One of Brazil's best proponents and keepers of the gafieira tradition (popular ballrooms historically linked to the Carioca folklore tradition of highly artistic and swinging dancing and playing) and one of the best choro players, Paulo Moura is an internationally awarded musician whose high standards make it easy for him to cross boundaries between classical and popular music, both performing and arranging in small ensembles or large symphonic orchestras. As a conductor, orchestrator, and arranger for famous Brazilian singers, he includes in his resumé works for Elis Regina, Fagner, Taiguara, Milton Nascimento, and Marisa Monte.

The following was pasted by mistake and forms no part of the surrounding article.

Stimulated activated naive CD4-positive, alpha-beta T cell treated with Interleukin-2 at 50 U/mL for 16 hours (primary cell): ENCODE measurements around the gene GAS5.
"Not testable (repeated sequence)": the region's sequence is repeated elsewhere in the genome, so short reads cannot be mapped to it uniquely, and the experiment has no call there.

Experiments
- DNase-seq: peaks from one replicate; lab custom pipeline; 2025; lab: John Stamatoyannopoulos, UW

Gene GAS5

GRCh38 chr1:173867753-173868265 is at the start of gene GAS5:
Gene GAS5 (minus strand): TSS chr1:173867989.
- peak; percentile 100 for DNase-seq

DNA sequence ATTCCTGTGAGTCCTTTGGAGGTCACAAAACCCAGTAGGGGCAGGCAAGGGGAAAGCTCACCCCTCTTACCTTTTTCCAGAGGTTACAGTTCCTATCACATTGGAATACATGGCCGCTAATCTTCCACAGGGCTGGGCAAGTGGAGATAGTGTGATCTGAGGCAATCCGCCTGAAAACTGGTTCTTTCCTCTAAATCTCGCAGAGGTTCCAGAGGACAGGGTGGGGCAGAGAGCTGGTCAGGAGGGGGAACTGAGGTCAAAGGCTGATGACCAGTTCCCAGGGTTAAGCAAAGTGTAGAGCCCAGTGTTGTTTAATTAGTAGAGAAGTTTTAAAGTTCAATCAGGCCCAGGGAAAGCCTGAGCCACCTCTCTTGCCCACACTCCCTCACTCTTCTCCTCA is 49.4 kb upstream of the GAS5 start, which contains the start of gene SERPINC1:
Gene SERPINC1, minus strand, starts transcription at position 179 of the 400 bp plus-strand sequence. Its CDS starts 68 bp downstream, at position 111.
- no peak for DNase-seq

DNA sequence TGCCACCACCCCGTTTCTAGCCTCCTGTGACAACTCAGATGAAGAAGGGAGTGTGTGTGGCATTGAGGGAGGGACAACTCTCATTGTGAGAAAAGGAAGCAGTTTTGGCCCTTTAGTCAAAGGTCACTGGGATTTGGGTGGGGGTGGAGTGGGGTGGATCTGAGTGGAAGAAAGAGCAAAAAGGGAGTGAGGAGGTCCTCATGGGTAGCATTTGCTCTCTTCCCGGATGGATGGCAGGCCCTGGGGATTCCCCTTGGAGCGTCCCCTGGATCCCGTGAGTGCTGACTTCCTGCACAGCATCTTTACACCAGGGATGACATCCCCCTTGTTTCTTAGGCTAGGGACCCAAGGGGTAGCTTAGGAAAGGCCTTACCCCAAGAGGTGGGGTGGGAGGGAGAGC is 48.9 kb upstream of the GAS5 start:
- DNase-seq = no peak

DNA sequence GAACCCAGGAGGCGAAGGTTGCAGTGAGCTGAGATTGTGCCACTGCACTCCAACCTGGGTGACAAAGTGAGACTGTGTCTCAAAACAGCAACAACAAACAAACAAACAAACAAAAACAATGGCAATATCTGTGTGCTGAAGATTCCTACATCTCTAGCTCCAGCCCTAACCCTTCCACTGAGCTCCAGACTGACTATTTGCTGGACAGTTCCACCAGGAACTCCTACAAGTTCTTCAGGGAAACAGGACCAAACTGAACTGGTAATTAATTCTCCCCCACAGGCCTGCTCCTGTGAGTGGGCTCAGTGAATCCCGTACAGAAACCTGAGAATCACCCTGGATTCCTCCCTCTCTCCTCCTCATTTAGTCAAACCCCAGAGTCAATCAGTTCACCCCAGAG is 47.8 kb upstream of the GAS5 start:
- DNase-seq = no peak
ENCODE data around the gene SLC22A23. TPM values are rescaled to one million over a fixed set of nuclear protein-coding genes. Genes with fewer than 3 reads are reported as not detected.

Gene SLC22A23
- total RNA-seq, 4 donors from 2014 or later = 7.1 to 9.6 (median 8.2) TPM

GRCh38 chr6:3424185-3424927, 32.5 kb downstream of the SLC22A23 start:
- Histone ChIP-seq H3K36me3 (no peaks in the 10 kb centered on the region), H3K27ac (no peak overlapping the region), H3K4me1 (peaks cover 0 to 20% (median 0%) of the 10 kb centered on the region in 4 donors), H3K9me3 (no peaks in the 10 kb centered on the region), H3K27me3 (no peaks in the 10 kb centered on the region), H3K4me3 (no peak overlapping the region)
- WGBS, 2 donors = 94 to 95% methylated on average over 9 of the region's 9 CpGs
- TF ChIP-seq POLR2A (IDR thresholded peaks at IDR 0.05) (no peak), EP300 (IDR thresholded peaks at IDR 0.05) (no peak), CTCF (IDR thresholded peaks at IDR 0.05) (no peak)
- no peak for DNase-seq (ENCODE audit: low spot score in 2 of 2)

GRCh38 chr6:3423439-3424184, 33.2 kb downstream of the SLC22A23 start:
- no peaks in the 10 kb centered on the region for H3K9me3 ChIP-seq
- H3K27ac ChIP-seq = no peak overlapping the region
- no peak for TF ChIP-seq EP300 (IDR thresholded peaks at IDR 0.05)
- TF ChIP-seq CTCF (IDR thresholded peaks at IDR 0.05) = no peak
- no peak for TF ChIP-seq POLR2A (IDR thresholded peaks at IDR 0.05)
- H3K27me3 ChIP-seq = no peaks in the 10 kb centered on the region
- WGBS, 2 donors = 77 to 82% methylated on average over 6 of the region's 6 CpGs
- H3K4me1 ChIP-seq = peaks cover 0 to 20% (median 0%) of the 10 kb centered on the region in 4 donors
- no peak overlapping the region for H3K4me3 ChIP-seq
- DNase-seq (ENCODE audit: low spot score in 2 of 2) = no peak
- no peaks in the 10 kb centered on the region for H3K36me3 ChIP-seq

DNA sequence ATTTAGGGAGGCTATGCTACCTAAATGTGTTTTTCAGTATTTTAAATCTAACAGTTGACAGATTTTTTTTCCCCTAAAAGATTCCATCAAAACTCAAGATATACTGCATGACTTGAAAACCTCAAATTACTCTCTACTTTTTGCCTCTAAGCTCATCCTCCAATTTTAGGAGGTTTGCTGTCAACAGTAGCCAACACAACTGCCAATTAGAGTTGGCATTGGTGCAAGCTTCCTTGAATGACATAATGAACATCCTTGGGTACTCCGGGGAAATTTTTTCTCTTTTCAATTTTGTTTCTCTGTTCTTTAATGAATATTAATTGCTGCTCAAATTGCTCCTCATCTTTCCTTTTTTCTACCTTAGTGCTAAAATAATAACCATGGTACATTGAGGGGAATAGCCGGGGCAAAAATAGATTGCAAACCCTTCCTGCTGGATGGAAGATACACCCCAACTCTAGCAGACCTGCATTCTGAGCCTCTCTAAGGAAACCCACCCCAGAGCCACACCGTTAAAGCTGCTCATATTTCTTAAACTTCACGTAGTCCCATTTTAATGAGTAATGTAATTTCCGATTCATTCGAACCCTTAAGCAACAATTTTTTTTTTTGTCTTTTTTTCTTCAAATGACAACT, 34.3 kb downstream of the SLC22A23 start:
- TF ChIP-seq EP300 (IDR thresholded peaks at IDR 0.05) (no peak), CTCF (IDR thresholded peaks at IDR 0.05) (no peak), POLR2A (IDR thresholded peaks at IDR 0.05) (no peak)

Moura was born in a musical family. His father, Pedro Moura, was an amateur bandleader and clarinetist himself, but was a carpenter by profession. Paulo's brothers, José and Alberico, are trumpet players and Valdemar, a trombonist. At nine, Paulo started to study the piano and at 13, was already playing in his father's band at parties and balls. Moving to Rio with his family, at 18 he began his studies at the National College of Music. Completing the seven-year course in only two years, he continued his studies of theory, harmony, and counterpoint with the famous master Paulo Silva. He also studied harmony, counterpoint, and fugue with fundamental Brazilian composer/orchestrator/conductor Guerra Peixe. On the popular side, he took arrangement lessons with internationally acclaimed Brazilian saxophonist/composer/arranger Moacir Santos and with saxophonist/composer/arranger Maestro Cipó. In 1951, Moura joined Osvaldo Borba's orchestra. Later, he also joined Zacarias e Sua Orquestra. His first recording gig, the song "Palhaço" (Nelson Cavaquinho), was as sideman for the extremely popular singer Dalva de Oliveira. At 19, he debuted as a soloist, playing Weber's "Concertino for Clarinet and Orchestra," accompanied by the Orquestra Sinfônica Nacional. Hired by the Orquestra Ary Barroso, he toured Mexico in 1953. Soon after, he joined the group of great trombonist Maciel. Hired by Rádio Tupi, he played there with the Orquestra Cipó. In 1954, he joined the Conjunto Guio de Morais, which was a regular act at the famous Régine's nightclub. His first album as soloist (a 78 rpm for Columbia) was recorded in 1956: Paganini's Moto Perpetuo. In 1957, he organized his first gafieira orchestra, performing with it at the gafieira Brasil Danças. In that same year, he recorded Paulo Moura e Sua Orquestra Para Bailes (Sinter). In 1958, Moura was hired by Rádio Nacional as an orchestrator and arranger, working there for two years. Also in 1958, he recorded the LP Paulo Moura Interpreta Radamés Gnatalli (Continental), accompanied by the Radamés Gnatalli Quartet, and became the musical director for Brazilian all-stars Dolores Durán, Nora Ney, Jorge Goulart, Maria Helena Raposo, and the Conjunto Farroupilha. Touring through Soviet Union and other countries, he conducted the Symphonic Orchestra of Moscow. In 1959, he was hired as first clarinetist for the Orquestra do Teatro Nacional, working for 17 years in that position. In 1960, he joined popular conductor Severino Araújo's orchestra, touring Argentina, and recorded for Chantecler the LP Tangos e Boleros. In 1962, he recorded with Brazilian violão master Baden Powell, performed at the historic jazz/bossa nova nightclubs of Rio's Beco das Garrafas and, as an altoist, he joined Sérgio Mendes' Conjunto Bossa-Rio, performing at the historic Carnegie Hall Bossa Nova Festival. In 1964, Moura accompanied as saxophonist the great drummer Edson Machado's LP for CBS, Edson Machado é Samba Novo. In 1968, he recorded for Equipe the LP Paulo Moura Hepteto; the next year, Paulo Moura Quarteto; and in 1971, Fibra, also for Equipe. In that year, Moura toured Greece with his quartet. In 1975, he recorded in the U.S. with Brazilian guitarist Tiago de Melo. In the next year, he recorded his classic masterpiece Confusão Urbana, Suburbana e Rural, which granted him an extremely popular two-month tour throughout Japan with full press coverage. In the '80s, he recorded his classic album Mistura e Manda (Kuarup) and with the Brazilian violão master Raphael Rabello, he recorded the album Dois Irmãos, which was bent toward the choro side while also including Raphael's flamenco-influenced guitar style and bossa nova themes. He also recorded several modern erudite albums with Brazilian classical pianist Clara Sverner. In 1981 came another classic LP, ConSertão, an ecumenic production with internationally awarded classical pianist Artur Moreira Lima, Brazilian jazz guitarist Heraldo do Monte, and folksinger/composer Elomar. Following this, he formed a trio with internationally renowned classical violonista (acoustic guitar player) Turíbio Santos and Artur Moreira Lima. As a soloist, he performed at New York's Lincoln Center, appeared at the Music Festival of Guadalupe in Mexico, and created the first saxophone orchestra. He also soloed concerts with the Orquestra Sinfônica Brasileira and Orquestra Sinfônica do Estado de São Paulo. In 1985, his choro trio performed at the Brazil Festival, at Juan-les-Pins (Antibes, France), and his gafieira orchestra opened the France-Brazil Cultural Interchange at the Zenith Theatre, in Paris, France. In 1988, Moura conducted the Orquestra Sinfônica de Brasília, performing his own piece for percussion and orchestra commemorating the centennial of the abolition of slavery in Brazil. Since then, he has been guest conductor at a series of concerts in Porto Alegre, Salvador, and Espirito Santo. In 1992, he wrote the piece "Suíte Carioca" for jazz rhythm section, symphonic orchestra, and children's choir. Also in that year, he was awarded as Best Soloist at Moscow's Mozart Festival. In 1996, he arranged all of the music and performed the clarinet and saxes at the Os Batutas' show Pixinguinha at Teatro Carlos Gomes (Rio). An all-star choro group, Os Batutas takes his name from Pixinguinha's seminal group and is formed by Jorge Simas (violão), Márcio (cavaquinho), Jorginho (pandeiro), Jovi (percussion), Marçal (percussion), Zé da Velha (trombone), and Joel do Nascimento (bandolim). The show was recorded live and released the next year on the Velas CD Pixinguinha. It won Brazil's Prêmio Sharp for Best Instrumental CD and Best Instrumental Group in 1997. The CD presents 16 tracks of classic choro music by one of Brazil's most important composers of all time, Alfredo da Rocha Viana Júnior, Pixinguinha. In 1996, he was also awarded with the Prêmio Sharp as Best Popular Instrumentalist. Other awards received by him include Prêmio José Sarney, Villa-Lobos, Brahma Extra Prizes, and Honorary Citizenship in Rio de Janeiro. Four years later, he was awarded a Grammy for Best Brazilian Roots/Regional Album for Pixinguinha at the first Latin Grammy Awards and the sizzling album Tempos Felizes was released in early 2001. ~ Alvaro Neder